Werner I.,Center for Applied Ecotoxicology |
Hitzfeld B.,Federal Office for the Environment
GAIA | Year: 2012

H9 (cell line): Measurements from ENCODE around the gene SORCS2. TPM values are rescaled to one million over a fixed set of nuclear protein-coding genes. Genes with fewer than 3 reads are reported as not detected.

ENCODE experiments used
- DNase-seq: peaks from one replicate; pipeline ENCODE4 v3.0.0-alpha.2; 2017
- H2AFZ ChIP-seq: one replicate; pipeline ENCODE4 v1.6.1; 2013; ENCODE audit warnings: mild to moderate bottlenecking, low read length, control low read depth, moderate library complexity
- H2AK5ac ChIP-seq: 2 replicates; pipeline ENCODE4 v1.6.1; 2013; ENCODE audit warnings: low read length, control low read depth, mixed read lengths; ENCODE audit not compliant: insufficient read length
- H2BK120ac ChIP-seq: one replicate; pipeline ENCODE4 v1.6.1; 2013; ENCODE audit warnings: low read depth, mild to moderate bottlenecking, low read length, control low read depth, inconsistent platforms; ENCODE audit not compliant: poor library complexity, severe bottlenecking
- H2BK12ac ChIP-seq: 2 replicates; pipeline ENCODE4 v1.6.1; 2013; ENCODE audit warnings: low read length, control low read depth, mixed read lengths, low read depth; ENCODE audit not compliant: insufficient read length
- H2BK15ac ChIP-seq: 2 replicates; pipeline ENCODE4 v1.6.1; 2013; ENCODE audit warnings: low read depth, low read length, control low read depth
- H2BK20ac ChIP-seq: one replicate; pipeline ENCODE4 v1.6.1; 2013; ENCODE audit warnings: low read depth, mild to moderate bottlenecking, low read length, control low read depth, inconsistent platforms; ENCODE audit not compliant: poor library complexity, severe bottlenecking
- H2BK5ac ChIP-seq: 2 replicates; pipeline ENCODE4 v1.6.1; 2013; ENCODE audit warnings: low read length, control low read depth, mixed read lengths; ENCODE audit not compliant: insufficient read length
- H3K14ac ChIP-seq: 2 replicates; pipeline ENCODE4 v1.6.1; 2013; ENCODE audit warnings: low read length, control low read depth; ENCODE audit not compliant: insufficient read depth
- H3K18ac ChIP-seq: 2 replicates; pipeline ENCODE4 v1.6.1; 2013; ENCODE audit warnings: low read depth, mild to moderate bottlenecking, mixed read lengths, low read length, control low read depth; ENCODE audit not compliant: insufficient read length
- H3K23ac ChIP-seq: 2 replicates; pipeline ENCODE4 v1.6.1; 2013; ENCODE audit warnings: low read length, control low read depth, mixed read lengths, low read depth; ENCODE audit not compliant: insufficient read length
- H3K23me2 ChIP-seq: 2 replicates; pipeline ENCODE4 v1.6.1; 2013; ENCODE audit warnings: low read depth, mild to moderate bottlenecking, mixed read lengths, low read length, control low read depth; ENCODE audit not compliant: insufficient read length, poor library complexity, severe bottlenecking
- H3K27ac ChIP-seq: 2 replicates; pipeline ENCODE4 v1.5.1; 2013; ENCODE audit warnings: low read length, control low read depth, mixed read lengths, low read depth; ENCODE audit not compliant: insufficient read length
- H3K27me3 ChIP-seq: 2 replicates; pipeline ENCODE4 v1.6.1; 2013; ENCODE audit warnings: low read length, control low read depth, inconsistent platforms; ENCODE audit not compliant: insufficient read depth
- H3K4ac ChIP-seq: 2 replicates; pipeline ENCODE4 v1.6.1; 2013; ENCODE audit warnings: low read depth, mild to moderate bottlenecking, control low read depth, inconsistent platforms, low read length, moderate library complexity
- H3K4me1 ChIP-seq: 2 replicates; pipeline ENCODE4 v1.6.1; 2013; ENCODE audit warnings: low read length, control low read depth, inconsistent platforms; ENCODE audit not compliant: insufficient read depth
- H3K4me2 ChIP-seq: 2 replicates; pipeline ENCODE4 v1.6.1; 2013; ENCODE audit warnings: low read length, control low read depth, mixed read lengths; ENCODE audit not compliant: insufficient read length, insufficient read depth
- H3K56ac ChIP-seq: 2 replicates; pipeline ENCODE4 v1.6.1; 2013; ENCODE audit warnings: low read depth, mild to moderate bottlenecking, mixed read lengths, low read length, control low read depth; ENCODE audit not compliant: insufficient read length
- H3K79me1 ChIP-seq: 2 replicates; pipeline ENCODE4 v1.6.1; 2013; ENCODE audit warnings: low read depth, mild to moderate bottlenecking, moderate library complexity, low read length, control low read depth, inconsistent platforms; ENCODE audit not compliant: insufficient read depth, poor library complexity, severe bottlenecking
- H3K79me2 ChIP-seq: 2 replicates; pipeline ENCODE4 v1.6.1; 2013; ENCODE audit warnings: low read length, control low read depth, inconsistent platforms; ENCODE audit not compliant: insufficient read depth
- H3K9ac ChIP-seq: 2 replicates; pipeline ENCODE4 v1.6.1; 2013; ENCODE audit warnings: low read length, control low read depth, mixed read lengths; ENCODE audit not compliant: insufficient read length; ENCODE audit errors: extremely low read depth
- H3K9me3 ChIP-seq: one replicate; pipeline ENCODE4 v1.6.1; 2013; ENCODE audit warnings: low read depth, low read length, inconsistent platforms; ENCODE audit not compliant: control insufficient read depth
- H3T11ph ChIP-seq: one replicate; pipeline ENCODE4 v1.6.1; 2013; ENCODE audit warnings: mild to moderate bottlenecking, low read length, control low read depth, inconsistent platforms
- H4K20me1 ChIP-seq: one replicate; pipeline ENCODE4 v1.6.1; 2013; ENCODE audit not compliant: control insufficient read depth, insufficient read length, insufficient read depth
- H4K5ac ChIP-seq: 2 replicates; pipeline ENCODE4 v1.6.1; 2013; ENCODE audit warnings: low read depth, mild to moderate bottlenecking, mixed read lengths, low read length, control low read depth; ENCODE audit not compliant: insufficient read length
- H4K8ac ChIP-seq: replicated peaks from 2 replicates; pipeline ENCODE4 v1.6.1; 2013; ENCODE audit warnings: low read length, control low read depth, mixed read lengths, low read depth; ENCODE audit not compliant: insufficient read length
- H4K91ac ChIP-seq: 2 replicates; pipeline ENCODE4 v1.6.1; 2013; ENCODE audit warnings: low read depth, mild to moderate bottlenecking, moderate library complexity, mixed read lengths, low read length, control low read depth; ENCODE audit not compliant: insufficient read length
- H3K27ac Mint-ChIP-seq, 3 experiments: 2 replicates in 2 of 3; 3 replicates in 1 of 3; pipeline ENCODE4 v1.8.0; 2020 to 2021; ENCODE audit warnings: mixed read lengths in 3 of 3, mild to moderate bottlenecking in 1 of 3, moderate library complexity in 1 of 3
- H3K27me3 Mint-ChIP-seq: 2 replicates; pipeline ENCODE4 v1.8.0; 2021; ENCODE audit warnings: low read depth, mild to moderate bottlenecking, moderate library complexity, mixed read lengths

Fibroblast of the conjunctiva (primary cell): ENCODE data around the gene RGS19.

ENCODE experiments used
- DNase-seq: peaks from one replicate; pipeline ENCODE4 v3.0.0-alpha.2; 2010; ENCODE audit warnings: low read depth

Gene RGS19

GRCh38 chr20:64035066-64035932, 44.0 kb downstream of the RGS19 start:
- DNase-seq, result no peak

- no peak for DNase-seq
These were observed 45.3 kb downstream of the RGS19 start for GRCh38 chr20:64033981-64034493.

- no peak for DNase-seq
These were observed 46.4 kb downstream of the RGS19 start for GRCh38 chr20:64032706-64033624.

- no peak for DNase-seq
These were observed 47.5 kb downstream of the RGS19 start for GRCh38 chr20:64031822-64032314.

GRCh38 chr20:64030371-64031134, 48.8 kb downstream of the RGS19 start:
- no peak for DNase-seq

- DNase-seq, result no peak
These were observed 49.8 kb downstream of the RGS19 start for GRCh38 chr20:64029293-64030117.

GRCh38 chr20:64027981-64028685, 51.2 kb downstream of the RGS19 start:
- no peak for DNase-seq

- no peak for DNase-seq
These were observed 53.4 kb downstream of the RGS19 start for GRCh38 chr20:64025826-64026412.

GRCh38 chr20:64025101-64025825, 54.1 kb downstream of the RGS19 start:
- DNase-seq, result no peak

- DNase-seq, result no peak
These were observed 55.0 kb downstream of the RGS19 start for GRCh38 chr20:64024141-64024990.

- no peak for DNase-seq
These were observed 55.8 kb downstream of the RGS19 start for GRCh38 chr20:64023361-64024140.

In her book Silent Spring, Rachel Carson describes the cata strophic effects of the indiscriminate use of pesticides in the 1940s and 1950s. These substances, most of them insecticides, have since been designated as persistent organic pollutants and are regulated nationally and internationally. They have sub sequently been replaced by less persistent yet highly toxic compounds. The experience gained in those decades triggered environmental regulation and risk assessment schemes. The ecotoxicological tests required for risk assessment greatly advanced the development of new concepts and tools in this field. Today, we are no longer faced with disastrous poisonings such as those described in Silent Spring. Nevertheless, the same compounds are still present in the environment adding to the increasing number of chemicals organisms must cope with.Many ecotoxicological questions remain to be solved and new ones have emerged regarding, eg., the effects of nanomaterials, the phenomenon of bee colony collapse disorder, and the consequences of climate change. © 2012 I. Werner, B. Hitzfeld.